If the conclusions to which we refer are sound, then the whole basis of theism crumbles away. If we are to regard the god-idea as an evolution which began in misunderstandings of nature that were rooted in the ignorance of primitive man, it would seem clear that no matter how refined or developed the idea may become, it can rest on no other or sounder basis than that which is presented to us in the psychology of primitive man. Each stage of theistic belief grows out of the preceding stage, and if it can be shown that the beginning of this evolution arose in a huge blunder I quite fail to see how any subsequent development can convert this unmistakable blunder into a demonstrable truth. To take a case in point. When it was shown that so far as witchcraft rested on observed facts these could be explained on grounds other than those of the malevolent activities of certain old women, the belief in witchcraft was not “purified,” neither did it advance to any so-called higher stage; it was simply abandoned as a useless and mischievous explanation of facts that could be otherwise accounted for. Are we logically justified in dealing with the belief in God on any other principle? We cannot logically discard the world of the savage and still retain his interpretation of it. If the grounds upon which the savage constructed his theory of the world, and from which grew all the ghosts and gods with which he believed himself to be surrounded, if these grounds are false, how can we still keep in substance to conclusions that are admittedly based on false premises? We can say with tolerable certainty that had primitive man known what we know about nature the gods would never have been born. Civilised man does not discover gods, he discards them. It was a profound remark of Feurbach’s, that religion is ultimately anthropology, and it is anthropology that gives to all forms of theism the death blow.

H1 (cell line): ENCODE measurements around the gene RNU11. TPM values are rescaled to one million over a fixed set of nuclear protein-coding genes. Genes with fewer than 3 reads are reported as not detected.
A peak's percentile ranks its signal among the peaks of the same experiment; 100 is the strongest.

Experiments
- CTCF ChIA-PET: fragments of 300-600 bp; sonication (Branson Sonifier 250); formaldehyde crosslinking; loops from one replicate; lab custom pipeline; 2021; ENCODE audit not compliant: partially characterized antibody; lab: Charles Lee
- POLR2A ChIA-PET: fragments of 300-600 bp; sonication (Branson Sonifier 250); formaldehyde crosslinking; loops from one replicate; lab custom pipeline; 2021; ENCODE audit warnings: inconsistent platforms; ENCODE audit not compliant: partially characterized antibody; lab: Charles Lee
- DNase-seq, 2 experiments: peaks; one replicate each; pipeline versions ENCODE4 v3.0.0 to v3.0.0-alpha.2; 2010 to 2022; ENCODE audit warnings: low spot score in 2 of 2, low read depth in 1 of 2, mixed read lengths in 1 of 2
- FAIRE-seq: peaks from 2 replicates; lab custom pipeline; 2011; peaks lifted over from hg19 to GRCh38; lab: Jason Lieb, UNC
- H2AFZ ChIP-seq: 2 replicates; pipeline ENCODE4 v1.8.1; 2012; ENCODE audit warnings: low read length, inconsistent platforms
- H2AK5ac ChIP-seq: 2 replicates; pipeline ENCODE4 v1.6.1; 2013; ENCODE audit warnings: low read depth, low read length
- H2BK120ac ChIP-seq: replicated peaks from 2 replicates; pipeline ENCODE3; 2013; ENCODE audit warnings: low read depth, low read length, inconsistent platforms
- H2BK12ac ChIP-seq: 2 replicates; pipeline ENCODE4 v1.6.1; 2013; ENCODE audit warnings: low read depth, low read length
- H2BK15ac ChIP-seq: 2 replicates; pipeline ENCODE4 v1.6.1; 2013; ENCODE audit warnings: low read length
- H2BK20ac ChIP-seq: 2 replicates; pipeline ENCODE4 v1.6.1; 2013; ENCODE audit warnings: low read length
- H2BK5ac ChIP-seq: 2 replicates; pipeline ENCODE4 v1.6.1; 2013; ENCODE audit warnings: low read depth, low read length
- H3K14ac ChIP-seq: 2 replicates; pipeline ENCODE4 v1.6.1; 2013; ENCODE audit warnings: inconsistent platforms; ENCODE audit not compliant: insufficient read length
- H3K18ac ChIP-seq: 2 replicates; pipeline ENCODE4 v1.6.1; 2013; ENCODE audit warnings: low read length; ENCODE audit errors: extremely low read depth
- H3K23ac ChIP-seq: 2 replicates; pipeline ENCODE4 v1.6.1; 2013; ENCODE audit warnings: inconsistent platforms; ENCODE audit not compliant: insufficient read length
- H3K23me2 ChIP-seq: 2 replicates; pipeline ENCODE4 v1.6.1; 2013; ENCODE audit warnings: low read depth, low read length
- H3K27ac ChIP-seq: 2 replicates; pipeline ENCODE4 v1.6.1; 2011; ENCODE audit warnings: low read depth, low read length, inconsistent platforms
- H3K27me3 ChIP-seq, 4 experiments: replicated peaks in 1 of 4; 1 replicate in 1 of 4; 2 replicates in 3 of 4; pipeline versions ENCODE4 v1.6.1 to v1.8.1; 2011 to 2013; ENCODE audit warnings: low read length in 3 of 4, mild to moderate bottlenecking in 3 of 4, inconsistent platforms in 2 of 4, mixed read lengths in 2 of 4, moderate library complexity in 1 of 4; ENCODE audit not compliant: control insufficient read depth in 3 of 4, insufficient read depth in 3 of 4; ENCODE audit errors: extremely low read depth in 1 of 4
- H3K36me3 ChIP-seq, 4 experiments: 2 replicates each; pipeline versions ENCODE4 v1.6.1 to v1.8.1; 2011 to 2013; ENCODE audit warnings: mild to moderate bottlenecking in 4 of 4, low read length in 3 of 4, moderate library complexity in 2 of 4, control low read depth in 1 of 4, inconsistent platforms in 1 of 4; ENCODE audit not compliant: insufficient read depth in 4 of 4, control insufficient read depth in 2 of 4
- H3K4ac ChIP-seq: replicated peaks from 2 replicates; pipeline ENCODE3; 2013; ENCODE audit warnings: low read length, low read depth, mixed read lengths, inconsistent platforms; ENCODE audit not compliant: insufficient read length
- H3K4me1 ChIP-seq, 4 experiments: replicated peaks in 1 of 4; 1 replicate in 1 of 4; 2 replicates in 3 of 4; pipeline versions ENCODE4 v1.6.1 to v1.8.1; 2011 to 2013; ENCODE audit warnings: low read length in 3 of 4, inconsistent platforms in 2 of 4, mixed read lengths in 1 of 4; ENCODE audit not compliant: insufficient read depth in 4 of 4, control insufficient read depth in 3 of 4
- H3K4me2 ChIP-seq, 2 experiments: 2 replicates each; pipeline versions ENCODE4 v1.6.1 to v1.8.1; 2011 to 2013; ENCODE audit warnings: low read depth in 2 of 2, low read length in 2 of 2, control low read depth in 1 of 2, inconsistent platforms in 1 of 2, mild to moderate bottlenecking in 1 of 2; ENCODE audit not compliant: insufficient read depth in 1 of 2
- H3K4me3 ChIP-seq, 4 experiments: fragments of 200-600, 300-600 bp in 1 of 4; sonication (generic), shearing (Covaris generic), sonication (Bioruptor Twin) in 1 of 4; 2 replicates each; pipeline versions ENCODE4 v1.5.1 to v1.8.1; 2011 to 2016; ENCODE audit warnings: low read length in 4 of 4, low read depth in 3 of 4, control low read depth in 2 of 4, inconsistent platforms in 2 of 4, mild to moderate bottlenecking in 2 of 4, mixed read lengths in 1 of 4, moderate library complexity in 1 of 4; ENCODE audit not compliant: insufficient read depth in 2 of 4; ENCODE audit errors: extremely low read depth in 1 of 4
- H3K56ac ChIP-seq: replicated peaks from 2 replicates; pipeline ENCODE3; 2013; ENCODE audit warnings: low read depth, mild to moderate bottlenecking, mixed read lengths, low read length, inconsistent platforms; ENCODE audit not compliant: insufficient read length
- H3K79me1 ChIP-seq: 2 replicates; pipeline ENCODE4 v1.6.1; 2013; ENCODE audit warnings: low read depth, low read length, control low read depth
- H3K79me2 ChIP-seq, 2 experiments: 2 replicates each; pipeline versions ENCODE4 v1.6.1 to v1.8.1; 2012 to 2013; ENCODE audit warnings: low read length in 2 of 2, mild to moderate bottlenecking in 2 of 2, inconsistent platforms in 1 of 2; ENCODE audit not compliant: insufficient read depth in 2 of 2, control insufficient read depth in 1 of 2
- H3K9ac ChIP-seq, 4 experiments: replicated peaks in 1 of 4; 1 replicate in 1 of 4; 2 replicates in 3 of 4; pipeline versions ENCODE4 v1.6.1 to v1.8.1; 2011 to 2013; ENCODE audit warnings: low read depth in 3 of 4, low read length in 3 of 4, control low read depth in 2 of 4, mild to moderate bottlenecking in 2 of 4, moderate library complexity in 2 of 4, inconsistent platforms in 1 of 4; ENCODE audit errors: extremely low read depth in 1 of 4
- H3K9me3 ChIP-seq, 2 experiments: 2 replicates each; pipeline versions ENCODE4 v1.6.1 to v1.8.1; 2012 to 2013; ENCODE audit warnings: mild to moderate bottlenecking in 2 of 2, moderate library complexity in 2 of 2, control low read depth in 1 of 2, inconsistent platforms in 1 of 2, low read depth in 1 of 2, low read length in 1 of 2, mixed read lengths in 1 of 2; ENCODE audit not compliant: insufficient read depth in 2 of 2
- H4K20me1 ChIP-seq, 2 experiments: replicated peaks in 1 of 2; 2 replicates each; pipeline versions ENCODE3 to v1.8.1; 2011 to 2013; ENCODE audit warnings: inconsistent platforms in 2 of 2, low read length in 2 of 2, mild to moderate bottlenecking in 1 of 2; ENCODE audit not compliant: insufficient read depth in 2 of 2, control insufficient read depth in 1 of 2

This next part comes from the next chapter in his book:
Finally, the suspicious feature must be pointed out that the belief in God owes its existence, not to the trained and educated observation of civilised times, but to the uncritical reflection of the primitive mind. It has its origin there, and it would indeed be remarkable if, while in almost every other direction the primitive mind showed itself to be hopelessly wrong, in its interpretation of the world in this particular respect it has proved itself to be altogether right. As a matter of fact, this primitive assumption is going the way of the others, the only difference being that it is passing through more phases than some. But the decay is plain to all save those who refuse to see. The process of refinement cannot go on for ever. In other matters knowledge passes from a nebulous and indefinite stage to a precise and definite one. In the case of theism it pursues an opposite course. From the very definite god, or gods, of primitive mankind we advance to the vague and indefinite god of the modern theist a God who, apparently, means nothing and does nothing, and at most stands as a symbol for our irremovable ignorance. Clearly this process cannot go on for ever. The work of attenuation must stop at some point. And one may safely predict that just as the advance of scientific knowledge has taken over one department after another that was formerly regarded as within the province of religion, so one day it will be borne in upon all that an hypothesis such as that of theism, which does nothing and explains nothing, may be profitably dispensed with.